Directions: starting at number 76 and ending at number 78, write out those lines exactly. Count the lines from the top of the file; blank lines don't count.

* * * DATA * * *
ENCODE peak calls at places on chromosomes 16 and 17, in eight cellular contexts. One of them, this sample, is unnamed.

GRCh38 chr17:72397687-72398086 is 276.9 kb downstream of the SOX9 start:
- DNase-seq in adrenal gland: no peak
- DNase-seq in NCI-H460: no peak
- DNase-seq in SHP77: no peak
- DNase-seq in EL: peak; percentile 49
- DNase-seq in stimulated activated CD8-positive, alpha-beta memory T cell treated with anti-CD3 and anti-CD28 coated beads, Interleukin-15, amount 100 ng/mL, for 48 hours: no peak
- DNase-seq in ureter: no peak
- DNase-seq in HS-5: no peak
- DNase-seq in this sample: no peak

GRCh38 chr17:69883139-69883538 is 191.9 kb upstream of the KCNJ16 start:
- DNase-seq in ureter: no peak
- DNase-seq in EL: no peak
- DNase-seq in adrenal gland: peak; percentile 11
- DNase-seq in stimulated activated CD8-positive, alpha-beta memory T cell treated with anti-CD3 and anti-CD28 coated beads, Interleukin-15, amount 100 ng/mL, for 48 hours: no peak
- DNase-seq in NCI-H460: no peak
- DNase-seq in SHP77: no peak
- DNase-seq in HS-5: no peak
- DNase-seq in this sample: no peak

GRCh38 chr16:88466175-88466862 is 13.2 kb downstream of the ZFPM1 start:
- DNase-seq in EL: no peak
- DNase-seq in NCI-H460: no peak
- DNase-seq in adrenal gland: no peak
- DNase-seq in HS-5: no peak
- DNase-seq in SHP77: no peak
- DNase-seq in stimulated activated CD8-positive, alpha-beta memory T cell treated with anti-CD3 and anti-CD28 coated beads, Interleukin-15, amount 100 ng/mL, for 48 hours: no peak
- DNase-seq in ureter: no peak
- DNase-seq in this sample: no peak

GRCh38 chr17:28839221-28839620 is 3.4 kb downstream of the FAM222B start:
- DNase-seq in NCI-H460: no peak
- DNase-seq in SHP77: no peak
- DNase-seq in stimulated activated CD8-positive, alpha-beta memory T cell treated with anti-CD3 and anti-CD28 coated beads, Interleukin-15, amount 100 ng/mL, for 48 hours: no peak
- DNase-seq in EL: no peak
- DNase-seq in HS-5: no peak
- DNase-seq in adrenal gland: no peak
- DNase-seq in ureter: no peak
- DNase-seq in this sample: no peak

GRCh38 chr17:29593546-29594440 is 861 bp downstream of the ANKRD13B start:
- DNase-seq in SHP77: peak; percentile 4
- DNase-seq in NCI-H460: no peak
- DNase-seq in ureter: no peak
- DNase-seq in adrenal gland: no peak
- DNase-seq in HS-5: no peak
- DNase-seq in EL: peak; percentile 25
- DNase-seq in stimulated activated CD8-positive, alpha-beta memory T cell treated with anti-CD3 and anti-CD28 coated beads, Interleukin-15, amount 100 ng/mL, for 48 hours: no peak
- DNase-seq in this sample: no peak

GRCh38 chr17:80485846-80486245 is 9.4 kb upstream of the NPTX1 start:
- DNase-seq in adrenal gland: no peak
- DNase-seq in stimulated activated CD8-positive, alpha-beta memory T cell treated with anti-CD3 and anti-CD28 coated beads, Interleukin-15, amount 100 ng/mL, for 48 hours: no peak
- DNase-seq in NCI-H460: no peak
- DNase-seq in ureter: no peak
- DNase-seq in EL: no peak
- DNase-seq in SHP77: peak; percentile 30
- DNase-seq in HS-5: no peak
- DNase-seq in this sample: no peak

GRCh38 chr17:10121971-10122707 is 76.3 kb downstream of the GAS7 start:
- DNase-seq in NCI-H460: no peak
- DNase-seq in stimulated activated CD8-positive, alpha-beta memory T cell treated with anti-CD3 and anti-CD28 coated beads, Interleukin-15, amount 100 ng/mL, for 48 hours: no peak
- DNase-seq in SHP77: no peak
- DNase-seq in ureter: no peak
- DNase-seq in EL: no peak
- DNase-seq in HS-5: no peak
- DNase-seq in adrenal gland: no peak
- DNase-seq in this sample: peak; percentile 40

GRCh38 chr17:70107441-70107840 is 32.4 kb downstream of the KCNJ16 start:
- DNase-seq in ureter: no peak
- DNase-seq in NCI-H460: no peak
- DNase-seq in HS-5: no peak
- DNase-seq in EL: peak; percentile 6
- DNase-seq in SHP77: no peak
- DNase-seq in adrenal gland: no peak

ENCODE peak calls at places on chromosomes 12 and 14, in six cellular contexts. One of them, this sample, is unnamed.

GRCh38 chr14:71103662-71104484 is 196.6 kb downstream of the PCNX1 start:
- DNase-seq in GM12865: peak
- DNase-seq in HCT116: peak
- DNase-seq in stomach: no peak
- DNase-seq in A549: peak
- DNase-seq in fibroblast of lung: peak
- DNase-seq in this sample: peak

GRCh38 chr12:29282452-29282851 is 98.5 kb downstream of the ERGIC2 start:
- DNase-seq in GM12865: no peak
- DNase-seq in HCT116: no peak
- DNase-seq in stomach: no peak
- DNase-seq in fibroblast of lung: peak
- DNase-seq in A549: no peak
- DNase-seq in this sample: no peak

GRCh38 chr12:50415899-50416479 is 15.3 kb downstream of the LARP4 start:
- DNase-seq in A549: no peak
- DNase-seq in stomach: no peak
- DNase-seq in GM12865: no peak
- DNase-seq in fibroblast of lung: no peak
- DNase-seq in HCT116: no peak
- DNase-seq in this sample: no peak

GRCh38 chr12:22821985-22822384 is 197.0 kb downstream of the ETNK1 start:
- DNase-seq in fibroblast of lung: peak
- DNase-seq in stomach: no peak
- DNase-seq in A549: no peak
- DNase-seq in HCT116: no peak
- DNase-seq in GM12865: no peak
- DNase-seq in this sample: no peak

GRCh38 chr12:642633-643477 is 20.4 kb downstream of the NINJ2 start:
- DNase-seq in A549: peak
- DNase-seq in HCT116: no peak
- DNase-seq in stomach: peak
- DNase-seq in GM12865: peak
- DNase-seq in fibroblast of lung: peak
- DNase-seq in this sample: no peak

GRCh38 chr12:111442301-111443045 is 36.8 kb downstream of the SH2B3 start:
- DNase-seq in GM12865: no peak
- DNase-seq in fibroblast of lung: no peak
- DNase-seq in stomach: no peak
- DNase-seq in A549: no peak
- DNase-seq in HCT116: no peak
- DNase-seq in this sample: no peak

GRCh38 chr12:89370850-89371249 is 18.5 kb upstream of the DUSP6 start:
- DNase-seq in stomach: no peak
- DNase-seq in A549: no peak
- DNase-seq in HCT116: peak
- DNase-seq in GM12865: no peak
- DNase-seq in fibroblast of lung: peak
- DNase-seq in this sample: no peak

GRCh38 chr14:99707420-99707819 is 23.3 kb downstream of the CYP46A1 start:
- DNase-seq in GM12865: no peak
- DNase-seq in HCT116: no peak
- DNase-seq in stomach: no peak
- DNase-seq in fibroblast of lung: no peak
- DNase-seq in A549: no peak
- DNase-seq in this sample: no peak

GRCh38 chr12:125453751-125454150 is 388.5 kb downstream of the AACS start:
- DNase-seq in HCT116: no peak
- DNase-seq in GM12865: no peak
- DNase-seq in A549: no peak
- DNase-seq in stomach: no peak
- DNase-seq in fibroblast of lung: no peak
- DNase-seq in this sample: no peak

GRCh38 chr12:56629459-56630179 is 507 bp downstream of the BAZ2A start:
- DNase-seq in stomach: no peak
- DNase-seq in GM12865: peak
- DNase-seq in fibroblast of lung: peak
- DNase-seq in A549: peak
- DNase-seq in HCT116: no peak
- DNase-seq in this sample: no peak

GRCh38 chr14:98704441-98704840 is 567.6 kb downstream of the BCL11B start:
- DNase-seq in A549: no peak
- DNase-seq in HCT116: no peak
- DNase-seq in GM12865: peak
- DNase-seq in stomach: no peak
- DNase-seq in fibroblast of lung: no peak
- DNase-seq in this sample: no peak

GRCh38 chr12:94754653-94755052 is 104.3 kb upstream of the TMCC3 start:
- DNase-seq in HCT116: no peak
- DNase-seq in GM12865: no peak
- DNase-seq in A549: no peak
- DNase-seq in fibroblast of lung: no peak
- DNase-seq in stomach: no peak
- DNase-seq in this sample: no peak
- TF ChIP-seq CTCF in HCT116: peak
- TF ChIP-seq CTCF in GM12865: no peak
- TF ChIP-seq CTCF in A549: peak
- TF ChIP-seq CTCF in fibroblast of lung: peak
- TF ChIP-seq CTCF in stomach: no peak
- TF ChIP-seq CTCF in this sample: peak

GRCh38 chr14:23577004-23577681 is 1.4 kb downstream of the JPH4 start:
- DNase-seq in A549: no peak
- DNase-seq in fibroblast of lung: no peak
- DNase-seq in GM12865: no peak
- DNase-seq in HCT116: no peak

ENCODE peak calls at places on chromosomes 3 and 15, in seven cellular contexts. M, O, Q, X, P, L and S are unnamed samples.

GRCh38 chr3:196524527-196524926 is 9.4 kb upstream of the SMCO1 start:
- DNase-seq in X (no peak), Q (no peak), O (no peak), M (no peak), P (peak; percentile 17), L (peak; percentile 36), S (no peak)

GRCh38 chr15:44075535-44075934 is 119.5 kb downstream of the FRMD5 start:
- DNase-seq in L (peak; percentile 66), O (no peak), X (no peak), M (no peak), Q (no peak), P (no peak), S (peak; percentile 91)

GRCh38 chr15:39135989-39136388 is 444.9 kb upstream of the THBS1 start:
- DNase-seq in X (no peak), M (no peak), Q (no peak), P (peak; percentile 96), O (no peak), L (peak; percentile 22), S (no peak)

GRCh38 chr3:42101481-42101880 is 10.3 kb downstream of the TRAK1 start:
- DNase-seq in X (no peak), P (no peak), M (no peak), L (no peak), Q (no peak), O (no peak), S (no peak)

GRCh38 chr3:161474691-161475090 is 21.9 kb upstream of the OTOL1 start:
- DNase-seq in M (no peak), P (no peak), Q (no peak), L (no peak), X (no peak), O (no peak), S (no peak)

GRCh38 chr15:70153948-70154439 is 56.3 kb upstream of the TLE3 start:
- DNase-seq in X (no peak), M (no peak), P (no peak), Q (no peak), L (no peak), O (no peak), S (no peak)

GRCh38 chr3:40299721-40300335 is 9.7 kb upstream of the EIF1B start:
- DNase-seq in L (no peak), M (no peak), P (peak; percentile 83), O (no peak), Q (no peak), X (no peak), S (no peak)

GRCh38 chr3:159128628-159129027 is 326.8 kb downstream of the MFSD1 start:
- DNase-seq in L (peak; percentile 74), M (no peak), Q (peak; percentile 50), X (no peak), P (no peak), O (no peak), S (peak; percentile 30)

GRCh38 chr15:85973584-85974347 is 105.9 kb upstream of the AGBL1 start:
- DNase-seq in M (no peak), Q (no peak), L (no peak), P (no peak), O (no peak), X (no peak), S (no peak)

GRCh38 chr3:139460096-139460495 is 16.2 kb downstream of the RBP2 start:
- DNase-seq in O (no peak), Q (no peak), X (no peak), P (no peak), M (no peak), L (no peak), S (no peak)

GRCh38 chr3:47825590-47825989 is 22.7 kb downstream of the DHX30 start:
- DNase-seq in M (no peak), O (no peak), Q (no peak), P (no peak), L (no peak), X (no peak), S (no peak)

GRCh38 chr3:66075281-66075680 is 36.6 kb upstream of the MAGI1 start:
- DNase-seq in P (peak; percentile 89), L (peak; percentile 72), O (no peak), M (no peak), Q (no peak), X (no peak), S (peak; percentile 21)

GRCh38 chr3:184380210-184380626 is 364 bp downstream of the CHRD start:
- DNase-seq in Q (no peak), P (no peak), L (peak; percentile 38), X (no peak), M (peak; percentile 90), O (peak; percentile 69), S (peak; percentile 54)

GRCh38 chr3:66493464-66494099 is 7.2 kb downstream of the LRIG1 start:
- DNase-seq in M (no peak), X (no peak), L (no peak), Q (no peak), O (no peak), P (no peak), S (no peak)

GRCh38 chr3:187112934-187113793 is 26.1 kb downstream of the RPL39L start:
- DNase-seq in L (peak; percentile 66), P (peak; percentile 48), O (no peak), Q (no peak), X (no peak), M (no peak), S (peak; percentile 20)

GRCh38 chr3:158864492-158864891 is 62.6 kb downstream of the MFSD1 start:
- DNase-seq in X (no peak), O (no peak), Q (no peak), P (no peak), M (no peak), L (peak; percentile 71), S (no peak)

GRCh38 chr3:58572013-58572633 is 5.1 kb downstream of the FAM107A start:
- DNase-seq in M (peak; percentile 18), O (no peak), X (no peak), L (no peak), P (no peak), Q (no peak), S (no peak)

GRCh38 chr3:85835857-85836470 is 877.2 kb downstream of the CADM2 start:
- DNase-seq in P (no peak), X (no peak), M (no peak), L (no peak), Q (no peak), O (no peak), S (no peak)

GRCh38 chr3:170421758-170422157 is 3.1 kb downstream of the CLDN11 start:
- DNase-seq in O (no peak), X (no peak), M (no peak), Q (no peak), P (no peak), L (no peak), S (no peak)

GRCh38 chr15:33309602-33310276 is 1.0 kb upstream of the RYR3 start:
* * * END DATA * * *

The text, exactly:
- DNase-seq in stomach: no peak
- DNase-seq in A549: peak
- DNase-seq in fibroblast of lung: peak